In the fixed income arena, Vanguard has the clear advantage, due to a significantly lower cost structure, and less opportunity for portfolio managers to "strut their stuff"

fredd
Apples to oranges. American funds have performed well, but possibly due to inclusion of international exposure or bond exposure. They're not pure from an asset class perspective.

Always the comparison to vanilla SP500 index. My (former) American Funds advisor did this to me when I was making the transfer.
"By singing in harmony from the same page of the same investing hymnal, the Diehards drown out market noise." | | --Jason Zweig, quoted in The Bogleheads' Guide to Investing

peter71
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Re: Most Americn Funds have beaten Vanguard Index Funds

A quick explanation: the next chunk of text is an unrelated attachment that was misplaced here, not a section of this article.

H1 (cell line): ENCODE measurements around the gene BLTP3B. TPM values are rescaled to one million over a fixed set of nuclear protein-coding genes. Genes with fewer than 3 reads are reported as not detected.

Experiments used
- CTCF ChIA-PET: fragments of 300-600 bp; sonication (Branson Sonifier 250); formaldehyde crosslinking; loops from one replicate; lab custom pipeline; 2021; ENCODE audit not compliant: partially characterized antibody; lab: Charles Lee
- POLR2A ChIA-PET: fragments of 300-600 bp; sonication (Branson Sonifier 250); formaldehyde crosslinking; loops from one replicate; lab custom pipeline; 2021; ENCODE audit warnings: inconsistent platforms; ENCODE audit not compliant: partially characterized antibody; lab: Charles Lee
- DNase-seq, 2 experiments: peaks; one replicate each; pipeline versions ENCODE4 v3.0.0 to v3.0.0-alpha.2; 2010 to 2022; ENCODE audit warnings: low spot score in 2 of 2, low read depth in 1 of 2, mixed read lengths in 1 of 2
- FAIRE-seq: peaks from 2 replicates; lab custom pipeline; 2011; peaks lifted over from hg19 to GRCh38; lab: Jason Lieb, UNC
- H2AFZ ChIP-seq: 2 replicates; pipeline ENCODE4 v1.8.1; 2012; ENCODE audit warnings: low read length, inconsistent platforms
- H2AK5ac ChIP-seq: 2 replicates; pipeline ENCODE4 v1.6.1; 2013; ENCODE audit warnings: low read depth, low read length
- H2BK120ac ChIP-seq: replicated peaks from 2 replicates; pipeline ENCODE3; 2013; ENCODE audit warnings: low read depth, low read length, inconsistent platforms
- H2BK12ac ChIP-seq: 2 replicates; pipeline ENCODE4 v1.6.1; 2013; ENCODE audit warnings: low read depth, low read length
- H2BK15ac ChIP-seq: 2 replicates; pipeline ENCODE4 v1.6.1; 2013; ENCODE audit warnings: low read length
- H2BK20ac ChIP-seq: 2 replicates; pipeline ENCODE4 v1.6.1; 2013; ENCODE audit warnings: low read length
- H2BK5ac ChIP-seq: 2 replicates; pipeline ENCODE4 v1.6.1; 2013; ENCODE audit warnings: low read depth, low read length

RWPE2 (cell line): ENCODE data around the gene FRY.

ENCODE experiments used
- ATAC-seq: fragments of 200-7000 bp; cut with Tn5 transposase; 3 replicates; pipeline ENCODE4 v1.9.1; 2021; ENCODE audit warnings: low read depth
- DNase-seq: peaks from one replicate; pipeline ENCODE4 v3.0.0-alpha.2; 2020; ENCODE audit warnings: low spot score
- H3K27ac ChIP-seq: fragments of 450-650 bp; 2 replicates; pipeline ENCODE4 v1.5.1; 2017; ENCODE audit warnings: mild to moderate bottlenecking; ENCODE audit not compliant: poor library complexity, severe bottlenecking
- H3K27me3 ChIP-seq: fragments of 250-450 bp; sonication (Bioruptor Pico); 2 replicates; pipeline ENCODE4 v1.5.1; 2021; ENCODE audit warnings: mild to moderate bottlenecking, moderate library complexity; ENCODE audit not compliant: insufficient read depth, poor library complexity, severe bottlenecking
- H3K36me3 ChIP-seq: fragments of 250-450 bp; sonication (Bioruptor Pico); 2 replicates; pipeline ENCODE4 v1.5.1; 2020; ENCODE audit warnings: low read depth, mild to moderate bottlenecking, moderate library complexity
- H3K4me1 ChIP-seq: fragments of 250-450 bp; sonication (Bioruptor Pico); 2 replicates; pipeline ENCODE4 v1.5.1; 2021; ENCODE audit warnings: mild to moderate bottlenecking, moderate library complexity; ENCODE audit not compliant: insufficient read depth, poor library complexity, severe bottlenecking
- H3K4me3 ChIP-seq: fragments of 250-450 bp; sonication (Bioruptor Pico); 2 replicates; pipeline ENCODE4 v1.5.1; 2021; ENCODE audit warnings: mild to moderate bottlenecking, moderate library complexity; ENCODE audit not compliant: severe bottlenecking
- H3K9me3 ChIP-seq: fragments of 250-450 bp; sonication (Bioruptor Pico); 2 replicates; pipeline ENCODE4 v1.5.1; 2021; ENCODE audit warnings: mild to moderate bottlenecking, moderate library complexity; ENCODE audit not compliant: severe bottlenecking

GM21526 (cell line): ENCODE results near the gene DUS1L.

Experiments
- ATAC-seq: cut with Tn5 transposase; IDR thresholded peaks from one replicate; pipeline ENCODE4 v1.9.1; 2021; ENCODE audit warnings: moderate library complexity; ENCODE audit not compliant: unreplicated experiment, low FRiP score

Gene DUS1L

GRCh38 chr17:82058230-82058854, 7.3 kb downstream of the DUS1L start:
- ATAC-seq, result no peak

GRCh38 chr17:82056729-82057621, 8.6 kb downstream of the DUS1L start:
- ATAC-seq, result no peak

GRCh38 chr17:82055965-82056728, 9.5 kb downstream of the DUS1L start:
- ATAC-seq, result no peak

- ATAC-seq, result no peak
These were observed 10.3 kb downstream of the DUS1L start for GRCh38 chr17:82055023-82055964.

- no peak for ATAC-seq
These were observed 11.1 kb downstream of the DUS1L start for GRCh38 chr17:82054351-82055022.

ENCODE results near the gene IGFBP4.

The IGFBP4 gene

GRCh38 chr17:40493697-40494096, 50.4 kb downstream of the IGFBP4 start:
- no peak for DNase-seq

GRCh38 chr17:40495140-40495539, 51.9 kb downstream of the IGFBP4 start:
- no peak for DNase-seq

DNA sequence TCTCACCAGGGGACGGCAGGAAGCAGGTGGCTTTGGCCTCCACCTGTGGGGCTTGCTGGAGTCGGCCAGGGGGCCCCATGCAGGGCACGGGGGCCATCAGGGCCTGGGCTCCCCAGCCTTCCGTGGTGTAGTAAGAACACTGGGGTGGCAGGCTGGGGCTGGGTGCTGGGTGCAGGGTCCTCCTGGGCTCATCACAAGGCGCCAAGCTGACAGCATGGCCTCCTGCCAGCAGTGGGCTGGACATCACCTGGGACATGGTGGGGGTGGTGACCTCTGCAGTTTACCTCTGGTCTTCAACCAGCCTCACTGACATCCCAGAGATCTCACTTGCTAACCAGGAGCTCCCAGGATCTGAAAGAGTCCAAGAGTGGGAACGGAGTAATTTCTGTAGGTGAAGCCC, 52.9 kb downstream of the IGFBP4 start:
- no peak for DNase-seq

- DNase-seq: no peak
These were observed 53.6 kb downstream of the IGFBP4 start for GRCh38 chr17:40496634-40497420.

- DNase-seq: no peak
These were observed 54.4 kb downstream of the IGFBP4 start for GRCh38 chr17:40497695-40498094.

Post by peter71 » Sat May 16, 2009 6:48 pm

woof755 wrote:
fredd wrote:This of course is pure heresy here. Facts are facts, but over long periods of time the American Funds have performed extremely well versus, the two gold standards of index investing the Vanguard 500 and Total market index. In fact over the past ten years, ending April 30 2009, both Vanguard Funds have negative annual returns, while the vast majority of American Funds had positive returns, even at the maximum sales load.
In the international arena, once again the American
Funds have more than held their own versus the Vanguard index funds.
In the fixed income arena, Vanguard has the clear advantage, due to a significantly lower cost structure, and less opportunity for portfolio managers to "strut their stuff"

fredd
Apples to oranges. American funds have performed well, but possibly due to inclusion of international exposure or bond exposure. They're not pure from an asset class perspective.

Always the comparison to vanilla SP500 index. My (former) American Funds advisor did this to me when I was making the transfer.